Patents are generally thought of as a means of boosting innovation. But, according to two leading scholars in the field (Adam Jaffe and Josh Lerner), “In the last two decades, however, the role of patents in the U.S. innovation system has changed from fuel for the engine to sand in the gears.” As Congress begins to examine the issue of patent reform, Athena Alliance and Congressional Economic Leadership Institute (CELI) held a Congressional luncheon briefing on Is the US Patent System Endangering American Innovation?
Speaker included Adam B. Jaffe, Professor of Economics, Brandeis University and co- author of Innovation and Its Discontents: How Our Broken Patent System Is Endangering Innovation and Progress, And What To Do About It; Susan DeSanti, Director of Policy and Planning, Federal Trade Commission; and David J. Kappos, Vice President, Assistant General Counsel, Intellectual Property, IBM. The session was moderated by Congressman Jim Cooper (D-TN).
The summary of the discussion is now available on the Athena Alliance website.
This just in from Art Buchwald – Outsourcing Takes a Holiday
The country is outsourcing everything these days. By sending work abroad, America saves billions of dollars.
It is in this spirit that Tommy Cook, a travel agent, came up with a plan.
“Why not outsource vacations?”
. . .
“Now this is the ‘Great Wall of China Trip.’ A Chinese guide in Beijing will visit the Great Wall and send you pictures of it. He will also go to Shanghai and Hong Kong. If you took this trip, it would cost $3,000. My man would do it for $130.”
And when will they outsource death and taxes?
Being successful in business means living on the edge, according to a new book The Only Sustainable Edge: Why Business Strategy Depends on Productive Friction and Dynamic Specialization by John Hagel and John Seely Brown. In recent interview (Can Your Firm Develop a Sustainable Edge? Ask John Hagel and John Seely Brown – Knowledge@Wharton) John Hagel explained:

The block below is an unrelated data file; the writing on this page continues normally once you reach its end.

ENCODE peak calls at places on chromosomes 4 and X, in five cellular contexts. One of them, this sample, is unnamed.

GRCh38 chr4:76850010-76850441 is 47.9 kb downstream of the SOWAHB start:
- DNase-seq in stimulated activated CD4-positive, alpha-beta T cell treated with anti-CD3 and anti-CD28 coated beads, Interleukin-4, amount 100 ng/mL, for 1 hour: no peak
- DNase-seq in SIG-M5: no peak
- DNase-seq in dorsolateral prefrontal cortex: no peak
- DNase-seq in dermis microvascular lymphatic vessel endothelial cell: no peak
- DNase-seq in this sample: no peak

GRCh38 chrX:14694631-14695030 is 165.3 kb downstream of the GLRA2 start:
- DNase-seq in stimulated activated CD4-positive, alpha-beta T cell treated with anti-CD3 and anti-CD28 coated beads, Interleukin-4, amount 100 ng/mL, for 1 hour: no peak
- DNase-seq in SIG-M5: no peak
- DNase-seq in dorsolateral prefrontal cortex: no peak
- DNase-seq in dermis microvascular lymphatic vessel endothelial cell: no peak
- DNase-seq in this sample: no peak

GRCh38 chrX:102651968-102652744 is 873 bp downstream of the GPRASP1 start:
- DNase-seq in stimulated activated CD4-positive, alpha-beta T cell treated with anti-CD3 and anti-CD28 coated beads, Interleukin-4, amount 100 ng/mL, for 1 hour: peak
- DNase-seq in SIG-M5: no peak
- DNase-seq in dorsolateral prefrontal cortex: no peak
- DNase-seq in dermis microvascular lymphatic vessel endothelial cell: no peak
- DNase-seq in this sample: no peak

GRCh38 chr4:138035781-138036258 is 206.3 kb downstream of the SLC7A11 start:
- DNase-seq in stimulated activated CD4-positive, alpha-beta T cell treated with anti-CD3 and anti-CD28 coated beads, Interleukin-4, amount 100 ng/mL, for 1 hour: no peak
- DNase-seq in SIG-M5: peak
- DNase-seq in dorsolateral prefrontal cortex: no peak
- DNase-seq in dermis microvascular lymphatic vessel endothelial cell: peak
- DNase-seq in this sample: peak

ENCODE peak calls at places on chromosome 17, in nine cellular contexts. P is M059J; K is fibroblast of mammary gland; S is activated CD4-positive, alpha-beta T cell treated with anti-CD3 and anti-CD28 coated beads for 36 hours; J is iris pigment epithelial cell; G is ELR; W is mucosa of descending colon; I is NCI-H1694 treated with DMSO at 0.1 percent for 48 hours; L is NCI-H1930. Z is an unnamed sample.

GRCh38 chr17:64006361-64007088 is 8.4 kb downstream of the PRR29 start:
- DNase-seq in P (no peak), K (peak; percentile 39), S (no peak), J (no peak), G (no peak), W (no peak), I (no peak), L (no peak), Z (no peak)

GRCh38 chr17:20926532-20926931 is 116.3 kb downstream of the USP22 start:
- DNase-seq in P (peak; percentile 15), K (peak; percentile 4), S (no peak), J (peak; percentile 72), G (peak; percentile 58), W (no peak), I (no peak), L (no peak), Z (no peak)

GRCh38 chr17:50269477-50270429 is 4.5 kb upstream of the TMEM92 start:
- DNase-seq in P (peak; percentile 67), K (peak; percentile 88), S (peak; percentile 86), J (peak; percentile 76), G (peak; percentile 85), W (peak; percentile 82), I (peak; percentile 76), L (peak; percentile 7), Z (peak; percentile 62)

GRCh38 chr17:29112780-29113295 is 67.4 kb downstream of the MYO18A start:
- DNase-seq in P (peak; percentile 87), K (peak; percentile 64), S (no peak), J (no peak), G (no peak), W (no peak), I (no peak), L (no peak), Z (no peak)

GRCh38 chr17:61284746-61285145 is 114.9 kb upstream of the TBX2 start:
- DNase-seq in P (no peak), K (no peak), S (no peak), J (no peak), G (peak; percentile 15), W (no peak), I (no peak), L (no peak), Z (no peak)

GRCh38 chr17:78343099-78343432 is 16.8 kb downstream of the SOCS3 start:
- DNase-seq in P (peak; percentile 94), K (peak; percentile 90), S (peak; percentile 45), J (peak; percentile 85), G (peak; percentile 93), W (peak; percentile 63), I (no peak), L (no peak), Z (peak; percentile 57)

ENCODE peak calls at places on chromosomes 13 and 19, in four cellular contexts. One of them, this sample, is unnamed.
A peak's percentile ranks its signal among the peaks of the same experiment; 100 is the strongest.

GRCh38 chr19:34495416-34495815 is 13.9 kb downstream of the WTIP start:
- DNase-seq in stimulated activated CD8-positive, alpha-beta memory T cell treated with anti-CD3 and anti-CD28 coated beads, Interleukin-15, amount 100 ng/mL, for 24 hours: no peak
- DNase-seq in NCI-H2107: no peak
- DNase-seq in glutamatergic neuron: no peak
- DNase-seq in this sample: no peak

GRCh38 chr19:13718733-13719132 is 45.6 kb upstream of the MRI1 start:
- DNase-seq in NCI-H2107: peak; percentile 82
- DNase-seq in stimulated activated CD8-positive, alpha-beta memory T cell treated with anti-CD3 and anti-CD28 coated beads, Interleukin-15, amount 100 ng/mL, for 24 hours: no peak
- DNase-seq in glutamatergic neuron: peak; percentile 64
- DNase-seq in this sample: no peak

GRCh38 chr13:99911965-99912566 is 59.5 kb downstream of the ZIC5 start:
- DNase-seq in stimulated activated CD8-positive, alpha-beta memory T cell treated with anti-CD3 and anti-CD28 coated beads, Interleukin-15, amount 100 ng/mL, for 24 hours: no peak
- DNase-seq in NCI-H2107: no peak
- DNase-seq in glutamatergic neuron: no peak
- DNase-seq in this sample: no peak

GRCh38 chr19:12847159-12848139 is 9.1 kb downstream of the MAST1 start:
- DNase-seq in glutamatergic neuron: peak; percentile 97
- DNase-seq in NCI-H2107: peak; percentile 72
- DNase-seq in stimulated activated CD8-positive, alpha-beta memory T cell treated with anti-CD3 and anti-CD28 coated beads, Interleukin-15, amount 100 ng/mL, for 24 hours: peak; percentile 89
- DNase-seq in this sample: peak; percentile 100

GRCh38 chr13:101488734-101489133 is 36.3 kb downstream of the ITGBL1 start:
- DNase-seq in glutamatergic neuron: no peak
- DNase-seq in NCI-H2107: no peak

In fact, the title has multiple meanings, as anyone who knows John Seely Brown and myself will appreciate. We are never content with a single meaning. “The only sustainable edge” certainly has to do with the notion of competitive advantage, but it also has to do with the view that the ability to develop capabilities involves operating at the edge. Of course, “edge” has multiple meanings as well. It means the edge of the enterprise, the edge of business processes, geographic edges in terms of emerging economies, demographic edges in terms of younger generations coming in with different mindsets – it’s a whole set of edges that create the opportunity for accelerating capability building.
While their theory of accelerating capability is interesting (I wonder how long capabilities can continue to accelerate), I am more interested in their ideas on the future of the firm.
Ultimately what we see is the re-conceiving of the role of the firm. Traditionally the role of the firm has been to increase the efficiency of transaction costs, whereas we see more and more that the firm has to provide opportunities for capability building of the people within the firm. If the firm cannot do that, people will leave and seek out environments that can help them accelerate capability building better. It’s a very different way of thinking about what the firm needs to provide to its employees, and the role of the employees within the firm.
This may be a bit of “blue-sky” thinking. But the trend toward virtual organizations continues, with companies outsourcing more and more functions to other companies (e.g. shipping and logistics to UPS, payroll and even HR functions to Paychex, etc.). The current corporate form was an invention of the late 19th Century (as Alfred Chandler described so well in The Visible Hand). The organization form for business in the 21st Century is likely to be very different.